I hate what PMS does to me.
In recent years, probably over the past decade, I’ve become a more anxious person. I’ve learned coping mechanisms to deal with anxiety, but it’s an exhausting state to be in. PMS takes my base anxiety levels and shoots them through the roof.
The good thing is that I’m aware of this and that helps me mentally manage it. The bad thing is that I have to live through a state of inner turmoil caused by high-wired chemicals and hormones.
How does one explain what it’s like?
When I’m PMSing, it feels like there’s a small electric undercurrent moving through my body. I feel the slightest bit nauseous. It feels like something bad is about to happen. Since I don’t know what that bad thing might be, my brain wants to identify something bad for me so that I can put logic to the way I feel. That means my brain starts acting all stupid. It’s like a computer is turned on in my head that starts sifting through all the data of the things happening in my life and it then lights up certain data in particular, deciding these three things must be the cause of how I feel.
When I’m not feeling anxious, when I’m not PMSing, those three things won’t even catch my attention. But when I’m anxious and PMSing, they turn into huge issues that need to be dealt with and need to be resolved.
The good thing is that I’m usually conscious of all this so I do my very best to process the data and put it into its proper context. (more…)
I’m starting to recognize that people’s written words can create just as much “noise” as their spoken words do; possibly even more.
I can’t stop myself from conducting internal analyses of my social media experiences of the past few years. In one way they’ve been enriching. But in others they’ve been detrimental.
I switched off comments from followers on my Facebook statuses recently and suddenly it feels like so much noise has been removed from my life. It’s so much calmer and quieter. Not only do I now get much fewer comments on my statuses but also the ones I do get from friends are significantly more balanced and reasonable in every way.
As someone who writes for a living (I’m a science journalist although you’d probably never guess that from my blogging style), I find myself longing for the days when feedback on writers’ work was relatively less intrusive.
I wonder sometimes if I just struggle because I do certain things differently than others and thus find it difficult to accept their ways. When I read something – anything (a book, an article in the media, a social media status, a blog post) – I will either connect with it or I will not. Sometimes I don’t connect from the very start and I just pass it and move to something else. Sometimes I completely disagree with someone’s words but I find the logic interesting so I continue to read in order to learn what others’ thinkings on matters might be. Sometimes I find someone’s words just plain offensive. Depending on how offensive they are I’ll either not read on or I might remove that person’s words from my reading lists. So rarely do I ever comment on what other people write. Not that their words are unworthy of comment. It’s just that I internalize their words and try to find a way for me to make meaning of them for myself. Never – or at the very most extremely rarely – have I used someone’s written words as a way to judge their person or personality. Perhaps, as a writer, I simply know that would be a futile exercise. (more…)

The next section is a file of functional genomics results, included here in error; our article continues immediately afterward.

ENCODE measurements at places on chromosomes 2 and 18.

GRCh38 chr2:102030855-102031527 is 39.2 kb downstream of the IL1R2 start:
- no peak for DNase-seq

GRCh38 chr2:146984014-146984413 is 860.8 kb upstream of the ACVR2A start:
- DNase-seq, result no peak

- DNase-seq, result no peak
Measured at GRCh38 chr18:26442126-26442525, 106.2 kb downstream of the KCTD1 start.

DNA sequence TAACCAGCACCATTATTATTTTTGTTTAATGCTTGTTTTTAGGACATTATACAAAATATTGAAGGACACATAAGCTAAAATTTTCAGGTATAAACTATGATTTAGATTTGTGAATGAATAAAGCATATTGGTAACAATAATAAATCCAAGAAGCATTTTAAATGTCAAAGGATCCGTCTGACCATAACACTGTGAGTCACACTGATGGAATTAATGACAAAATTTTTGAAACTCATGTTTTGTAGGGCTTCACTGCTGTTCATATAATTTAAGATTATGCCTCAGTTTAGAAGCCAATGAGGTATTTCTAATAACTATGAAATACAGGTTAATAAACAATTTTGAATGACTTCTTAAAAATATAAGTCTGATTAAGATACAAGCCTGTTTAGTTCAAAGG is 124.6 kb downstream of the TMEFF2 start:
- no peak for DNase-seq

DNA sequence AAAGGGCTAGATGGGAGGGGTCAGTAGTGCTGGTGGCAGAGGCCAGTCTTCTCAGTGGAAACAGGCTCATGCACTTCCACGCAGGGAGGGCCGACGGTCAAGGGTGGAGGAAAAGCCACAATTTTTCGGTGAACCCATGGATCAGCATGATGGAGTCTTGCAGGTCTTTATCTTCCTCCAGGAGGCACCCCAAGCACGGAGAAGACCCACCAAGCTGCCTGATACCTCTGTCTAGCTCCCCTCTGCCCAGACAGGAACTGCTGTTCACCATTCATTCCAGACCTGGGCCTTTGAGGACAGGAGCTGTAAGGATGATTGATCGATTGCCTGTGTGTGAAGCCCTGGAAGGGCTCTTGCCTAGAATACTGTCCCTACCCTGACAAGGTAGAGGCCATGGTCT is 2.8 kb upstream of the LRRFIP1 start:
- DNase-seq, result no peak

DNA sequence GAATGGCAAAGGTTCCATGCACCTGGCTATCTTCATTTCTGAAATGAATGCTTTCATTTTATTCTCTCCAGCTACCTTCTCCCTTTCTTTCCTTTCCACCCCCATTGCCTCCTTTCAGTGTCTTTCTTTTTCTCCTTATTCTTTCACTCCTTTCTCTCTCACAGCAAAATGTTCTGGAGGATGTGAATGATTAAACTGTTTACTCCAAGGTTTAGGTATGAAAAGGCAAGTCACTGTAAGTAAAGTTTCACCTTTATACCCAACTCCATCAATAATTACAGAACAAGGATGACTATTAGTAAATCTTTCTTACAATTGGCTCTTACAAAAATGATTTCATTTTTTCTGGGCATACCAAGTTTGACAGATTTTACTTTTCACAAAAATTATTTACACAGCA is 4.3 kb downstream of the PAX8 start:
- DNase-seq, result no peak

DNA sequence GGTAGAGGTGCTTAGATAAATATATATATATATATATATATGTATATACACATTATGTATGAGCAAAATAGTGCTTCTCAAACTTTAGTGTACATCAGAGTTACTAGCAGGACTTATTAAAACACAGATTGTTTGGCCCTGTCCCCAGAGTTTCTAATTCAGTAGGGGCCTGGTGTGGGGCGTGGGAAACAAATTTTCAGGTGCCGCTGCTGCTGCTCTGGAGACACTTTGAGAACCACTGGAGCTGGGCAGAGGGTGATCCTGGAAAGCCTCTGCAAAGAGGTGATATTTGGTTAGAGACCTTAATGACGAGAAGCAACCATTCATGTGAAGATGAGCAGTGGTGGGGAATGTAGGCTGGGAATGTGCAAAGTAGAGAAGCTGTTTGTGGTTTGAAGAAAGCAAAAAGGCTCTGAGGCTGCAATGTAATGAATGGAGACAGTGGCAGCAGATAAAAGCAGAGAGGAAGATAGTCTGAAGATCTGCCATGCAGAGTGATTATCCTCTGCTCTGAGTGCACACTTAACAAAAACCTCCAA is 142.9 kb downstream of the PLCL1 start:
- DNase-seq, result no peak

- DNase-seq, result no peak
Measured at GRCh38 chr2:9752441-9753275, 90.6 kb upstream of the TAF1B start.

Sometimes I feel like I just need to write.
When I’m sad, when I’m happy, when I’m confused, when I’m excited… sometimes I feel like I just need to write.
Many times when I feel like I just need to write, I don’t have anything of importance to write about. I’ll dig deep inside, try to disentangle all the thoughts and stories inside of me, and find something worthy of letters. I think that’s why I blog so much about my feelings. They are the most accessible things for me to write about. They are always there, ready to be dissected and exposed to the world.
Writing connects me to people. I need that connection. Now more than ever because I have so few people who appear regularly in my day-to-day life. Can I blame everything on the Egyptian revolution? I want to. The sense of loss…loss of family…loss of friends…loss of purpose…loss of hope…loss of home…loss of work…loss of passion.
I make it sound horrible. I know it is not. Not always. Most of the time I manage to keep myself in a positive frame of mind. So much has happened in four years; in my personal and professional life, in Egypt, in the world. I cope by approaching life with tunnel vision. I focus on the one thing I feel I have some minor control over: me. I focus on the day-to-day. I give myself goals. I entertain myself. (more…)
I love writing. I may not be terribly good at it but I have never really cared about that. I love writing and whenever I feel the
This isn’t my danged dining room table. It’s my danged couch, where I wrote this particular uninspired blog post.
thoughts churning around in my head I almost immediately start putting them down on paper.
Yet I find myself struggling with a couple of things.
I don’t currently have a job. That means I don’t have an office. And that means that when I write, except for when I’m travelling, I write from home.
I don’t know how professional writers do it. Does a home office make all the difference? I have never had a proper home office. I have never had an apartment/house big enough for one. When I write at home, I write at the dining room table or with the laptop in my lap while sitting on the living room couch. It’s like slow death. It is the most uninspiring thing in the world. Would it be different if I had an office somewhere? Or would I become uninspired after writing from the same office for a couple of weeks?
I loved writing while on the road. (more…)